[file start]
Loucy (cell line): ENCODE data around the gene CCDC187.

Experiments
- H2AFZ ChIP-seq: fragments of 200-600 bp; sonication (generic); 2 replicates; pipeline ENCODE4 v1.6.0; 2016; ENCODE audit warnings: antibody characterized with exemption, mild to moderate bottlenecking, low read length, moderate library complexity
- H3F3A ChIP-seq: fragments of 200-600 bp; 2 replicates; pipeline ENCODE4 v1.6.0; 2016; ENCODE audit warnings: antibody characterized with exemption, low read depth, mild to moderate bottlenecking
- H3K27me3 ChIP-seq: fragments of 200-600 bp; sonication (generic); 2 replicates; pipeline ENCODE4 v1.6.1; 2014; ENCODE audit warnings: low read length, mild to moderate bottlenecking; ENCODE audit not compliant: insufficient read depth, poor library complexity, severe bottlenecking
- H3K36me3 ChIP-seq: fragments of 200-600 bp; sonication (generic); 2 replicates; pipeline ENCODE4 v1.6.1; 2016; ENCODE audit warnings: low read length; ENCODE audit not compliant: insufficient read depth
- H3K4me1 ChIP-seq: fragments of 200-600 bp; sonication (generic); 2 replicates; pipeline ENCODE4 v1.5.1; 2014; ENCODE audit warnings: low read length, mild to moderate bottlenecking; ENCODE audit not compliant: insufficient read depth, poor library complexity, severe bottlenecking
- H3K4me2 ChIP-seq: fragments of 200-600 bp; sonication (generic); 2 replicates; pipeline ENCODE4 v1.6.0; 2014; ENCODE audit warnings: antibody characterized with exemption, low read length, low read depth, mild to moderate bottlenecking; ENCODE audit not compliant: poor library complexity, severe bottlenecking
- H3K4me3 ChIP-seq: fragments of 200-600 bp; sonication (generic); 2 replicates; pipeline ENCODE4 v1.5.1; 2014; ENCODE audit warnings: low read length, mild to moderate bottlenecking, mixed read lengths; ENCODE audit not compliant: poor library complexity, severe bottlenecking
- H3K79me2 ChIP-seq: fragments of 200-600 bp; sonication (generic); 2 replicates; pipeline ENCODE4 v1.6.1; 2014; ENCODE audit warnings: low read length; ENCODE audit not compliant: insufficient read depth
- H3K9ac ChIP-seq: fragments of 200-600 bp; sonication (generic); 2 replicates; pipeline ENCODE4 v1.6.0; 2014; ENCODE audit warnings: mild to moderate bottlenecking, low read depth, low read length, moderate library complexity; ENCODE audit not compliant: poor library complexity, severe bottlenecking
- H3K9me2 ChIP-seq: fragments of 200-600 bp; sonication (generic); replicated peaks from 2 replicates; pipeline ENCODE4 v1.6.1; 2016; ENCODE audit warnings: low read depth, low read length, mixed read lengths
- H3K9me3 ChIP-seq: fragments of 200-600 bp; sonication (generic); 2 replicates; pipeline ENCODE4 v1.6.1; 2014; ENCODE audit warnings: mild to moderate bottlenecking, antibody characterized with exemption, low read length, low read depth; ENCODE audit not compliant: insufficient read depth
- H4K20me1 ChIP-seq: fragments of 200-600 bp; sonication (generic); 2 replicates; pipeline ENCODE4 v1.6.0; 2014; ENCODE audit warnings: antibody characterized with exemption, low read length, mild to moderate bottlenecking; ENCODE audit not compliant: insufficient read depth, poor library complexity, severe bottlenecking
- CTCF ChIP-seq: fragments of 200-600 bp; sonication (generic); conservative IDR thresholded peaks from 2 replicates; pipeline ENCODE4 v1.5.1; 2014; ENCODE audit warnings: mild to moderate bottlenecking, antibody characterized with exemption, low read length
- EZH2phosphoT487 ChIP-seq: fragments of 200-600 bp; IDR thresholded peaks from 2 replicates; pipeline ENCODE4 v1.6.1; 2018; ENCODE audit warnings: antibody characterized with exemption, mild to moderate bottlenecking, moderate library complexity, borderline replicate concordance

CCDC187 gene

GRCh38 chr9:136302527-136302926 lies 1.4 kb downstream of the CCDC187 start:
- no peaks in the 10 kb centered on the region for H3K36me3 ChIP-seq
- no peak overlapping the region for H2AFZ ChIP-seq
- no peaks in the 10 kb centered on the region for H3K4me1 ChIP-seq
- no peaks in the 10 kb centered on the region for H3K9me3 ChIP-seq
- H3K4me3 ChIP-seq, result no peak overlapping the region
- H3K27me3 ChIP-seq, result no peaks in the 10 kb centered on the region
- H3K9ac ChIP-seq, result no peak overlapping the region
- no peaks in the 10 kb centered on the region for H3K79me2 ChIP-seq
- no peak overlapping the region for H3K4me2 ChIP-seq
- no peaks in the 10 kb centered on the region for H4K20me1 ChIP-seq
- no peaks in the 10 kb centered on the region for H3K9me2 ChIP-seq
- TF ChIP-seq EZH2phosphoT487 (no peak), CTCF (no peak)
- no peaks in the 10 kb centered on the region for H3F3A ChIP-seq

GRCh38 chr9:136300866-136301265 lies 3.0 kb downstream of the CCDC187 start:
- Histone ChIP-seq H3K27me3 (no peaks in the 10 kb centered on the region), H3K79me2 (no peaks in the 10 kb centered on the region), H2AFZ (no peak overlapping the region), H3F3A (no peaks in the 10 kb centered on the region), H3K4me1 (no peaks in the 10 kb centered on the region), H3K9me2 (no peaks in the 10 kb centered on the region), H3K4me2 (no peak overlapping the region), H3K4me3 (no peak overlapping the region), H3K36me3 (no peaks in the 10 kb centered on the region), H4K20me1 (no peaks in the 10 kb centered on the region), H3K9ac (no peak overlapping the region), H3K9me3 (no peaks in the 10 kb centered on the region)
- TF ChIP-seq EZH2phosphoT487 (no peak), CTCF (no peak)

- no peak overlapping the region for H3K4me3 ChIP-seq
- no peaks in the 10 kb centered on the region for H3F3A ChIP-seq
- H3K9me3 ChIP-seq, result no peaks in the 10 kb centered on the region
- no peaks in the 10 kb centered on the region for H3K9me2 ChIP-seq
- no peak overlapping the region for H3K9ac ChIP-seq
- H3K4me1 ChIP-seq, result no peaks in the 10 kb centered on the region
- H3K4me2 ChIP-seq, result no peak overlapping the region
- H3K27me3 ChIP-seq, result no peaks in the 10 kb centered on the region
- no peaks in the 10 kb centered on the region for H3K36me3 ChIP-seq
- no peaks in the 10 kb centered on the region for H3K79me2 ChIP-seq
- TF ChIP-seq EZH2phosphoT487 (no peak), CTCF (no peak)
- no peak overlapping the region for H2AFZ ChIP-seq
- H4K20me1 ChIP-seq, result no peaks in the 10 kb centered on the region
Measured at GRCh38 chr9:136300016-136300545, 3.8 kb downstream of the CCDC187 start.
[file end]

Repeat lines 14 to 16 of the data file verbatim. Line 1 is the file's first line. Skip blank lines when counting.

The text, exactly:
- H4K20me1 ChIP-seq: fragments of 200-600 bp; sonication (generic); 2 replicates; pipeline ENCODE4 v1.6.0; 2014; ENCODE audit warnings: antibody characterized with exemption, low read length, mild to moderate bottlenecking; ENCODE audit not compliant: insufficient read depth, poor library complexity, severe bottlenecking
- CTCF ChIP-seq: fragments of 200-600 bp; sonication (generic); conservative IDR thresholded peaks from 2 replicates; pipeline ENCODE4 v1.5.1; 2014; ENCODE audit warnings: mild to moderate bottlenecking, antibody characterized with exemption, low read length
- EZH2phosphoT487 ChIP-seq: fragments of 200-600 bp; IDR thresholded peaks from 2 replicates; pipeline ENCODE4 v1.6.1; 2018; ENCODE audit warnings: antibody characterized with exemption, mild to moderate bottlenecking, moderate library complexity, borderline replicate concordance